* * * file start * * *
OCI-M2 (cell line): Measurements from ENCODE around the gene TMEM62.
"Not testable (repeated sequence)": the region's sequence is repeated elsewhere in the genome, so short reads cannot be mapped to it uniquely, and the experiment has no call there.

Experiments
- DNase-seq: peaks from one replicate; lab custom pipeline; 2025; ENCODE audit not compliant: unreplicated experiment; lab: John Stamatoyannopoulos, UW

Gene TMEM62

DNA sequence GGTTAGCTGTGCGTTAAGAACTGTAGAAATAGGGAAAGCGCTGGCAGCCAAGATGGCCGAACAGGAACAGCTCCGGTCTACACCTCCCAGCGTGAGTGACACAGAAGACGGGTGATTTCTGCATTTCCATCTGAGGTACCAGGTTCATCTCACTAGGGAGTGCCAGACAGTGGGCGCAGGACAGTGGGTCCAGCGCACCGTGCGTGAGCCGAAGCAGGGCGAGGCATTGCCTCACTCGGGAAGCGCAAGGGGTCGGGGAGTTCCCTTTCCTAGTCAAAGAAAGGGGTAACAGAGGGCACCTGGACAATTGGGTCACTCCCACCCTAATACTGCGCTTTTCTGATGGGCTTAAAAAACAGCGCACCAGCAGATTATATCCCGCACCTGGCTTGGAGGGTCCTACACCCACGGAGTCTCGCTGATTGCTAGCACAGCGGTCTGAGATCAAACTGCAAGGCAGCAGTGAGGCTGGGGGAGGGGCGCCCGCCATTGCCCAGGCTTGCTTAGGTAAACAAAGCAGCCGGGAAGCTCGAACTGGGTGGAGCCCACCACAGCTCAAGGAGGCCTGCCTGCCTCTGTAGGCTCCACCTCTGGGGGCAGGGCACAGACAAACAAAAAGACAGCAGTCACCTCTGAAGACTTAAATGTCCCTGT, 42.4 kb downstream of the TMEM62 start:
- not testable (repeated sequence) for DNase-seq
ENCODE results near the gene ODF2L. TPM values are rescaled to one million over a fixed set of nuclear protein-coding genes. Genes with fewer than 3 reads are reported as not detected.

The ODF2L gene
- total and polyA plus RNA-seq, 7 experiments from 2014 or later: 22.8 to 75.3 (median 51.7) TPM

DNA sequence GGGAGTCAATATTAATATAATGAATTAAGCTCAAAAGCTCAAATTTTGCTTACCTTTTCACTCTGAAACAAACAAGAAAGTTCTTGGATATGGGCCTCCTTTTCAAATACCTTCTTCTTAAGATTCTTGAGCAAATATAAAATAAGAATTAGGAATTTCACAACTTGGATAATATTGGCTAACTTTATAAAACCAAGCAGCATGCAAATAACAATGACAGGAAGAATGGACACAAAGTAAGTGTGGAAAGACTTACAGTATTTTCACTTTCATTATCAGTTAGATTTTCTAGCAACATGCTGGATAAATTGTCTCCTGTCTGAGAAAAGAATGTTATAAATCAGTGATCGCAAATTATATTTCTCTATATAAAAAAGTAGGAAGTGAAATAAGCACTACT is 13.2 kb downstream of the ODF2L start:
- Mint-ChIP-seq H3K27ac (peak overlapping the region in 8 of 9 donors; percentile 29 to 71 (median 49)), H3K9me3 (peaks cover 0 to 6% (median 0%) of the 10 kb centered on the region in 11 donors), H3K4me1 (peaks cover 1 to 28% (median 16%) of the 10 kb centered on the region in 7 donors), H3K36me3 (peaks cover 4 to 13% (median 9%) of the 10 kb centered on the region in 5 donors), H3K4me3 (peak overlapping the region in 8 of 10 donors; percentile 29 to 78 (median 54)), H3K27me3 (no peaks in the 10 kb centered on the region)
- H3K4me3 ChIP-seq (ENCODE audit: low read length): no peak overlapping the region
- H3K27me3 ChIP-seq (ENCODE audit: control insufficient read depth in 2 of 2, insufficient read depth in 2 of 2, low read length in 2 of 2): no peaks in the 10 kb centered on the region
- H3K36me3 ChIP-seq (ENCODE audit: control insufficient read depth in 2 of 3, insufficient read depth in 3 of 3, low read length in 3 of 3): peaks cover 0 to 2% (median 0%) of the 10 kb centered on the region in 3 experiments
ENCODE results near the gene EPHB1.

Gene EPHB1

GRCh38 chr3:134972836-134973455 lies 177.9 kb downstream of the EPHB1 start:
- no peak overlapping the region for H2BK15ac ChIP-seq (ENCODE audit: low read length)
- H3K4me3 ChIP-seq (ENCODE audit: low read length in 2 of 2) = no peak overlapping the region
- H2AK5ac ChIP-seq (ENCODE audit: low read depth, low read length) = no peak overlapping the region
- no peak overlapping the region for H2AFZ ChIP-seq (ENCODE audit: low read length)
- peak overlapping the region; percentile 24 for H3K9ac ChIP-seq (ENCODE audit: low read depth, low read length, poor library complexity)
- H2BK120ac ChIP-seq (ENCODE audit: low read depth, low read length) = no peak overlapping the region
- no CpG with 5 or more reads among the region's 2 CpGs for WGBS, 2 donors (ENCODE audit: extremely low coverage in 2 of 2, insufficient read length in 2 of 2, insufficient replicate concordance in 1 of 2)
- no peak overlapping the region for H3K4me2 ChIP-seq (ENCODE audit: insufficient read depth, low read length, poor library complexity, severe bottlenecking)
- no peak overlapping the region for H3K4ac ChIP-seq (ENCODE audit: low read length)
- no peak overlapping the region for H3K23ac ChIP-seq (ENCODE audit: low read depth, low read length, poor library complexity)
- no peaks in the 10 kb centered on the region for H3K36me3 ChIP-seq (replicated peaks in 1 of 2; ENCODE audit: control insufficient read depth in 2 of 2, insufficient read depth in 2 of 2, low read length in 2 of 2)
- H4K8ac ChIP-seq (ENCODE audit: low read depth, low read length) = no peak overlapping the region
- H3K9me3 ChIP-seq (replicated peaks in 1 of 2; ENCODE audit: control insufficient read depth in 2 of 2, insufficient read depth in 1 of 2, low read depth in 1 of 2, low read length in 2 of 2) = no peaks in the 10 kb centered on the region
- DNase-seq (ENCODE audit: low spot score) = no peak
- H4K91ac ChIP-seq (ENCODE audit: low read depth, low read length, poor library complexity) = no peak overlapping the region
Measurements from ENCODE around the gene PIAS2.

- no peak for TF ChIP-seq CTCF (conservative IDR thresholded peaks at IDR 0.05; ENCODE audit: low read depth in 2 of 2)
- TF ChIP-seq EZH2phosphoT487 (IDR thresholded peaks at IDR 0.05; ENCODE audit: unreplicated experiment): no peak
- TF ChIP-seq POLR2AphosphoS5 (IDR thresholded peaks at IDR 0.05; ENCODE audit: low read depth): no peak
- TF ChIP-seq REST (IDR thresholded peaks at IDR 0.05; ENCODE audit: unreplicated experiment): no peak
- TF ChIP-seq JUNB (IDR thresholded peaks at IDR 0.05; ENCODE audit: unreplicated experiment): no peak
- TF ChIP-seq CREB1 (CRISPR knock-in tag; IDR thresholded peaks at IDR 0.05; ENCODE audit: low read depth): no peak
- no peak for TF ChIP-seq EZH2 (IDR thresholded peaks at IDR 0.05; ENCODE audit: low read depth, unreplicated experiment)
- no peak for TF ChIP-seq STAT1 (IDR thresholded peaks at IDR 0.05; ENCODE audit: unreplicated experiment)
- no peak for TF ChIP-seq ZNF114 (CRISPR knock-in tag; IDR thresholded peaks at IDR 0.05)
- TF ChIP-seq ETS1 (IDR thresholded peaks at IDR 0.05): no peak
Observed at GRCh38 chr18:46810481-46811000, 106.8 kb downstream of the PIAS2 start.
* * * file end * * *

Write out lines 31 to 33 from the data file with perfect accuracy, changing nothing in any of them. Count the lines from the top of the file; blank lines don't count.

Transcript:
- H3K9me3 ChIP-seq (replicated peaks in 1 of 2; ENCODE audit: control insufficient read depth in 2 of 2, insufficient read depth in 1 of 2, low read depth in 1 of 2, low read length in 2 of 2) = no peaks in the 10 kb centered on the region
- DNase-seq (ENCODE audit: low spot score) = no peak
- H4K91ac ChIP-seq (ENCODE audit: low read depth, low read length, poor library complexity) = no peak overlapping the region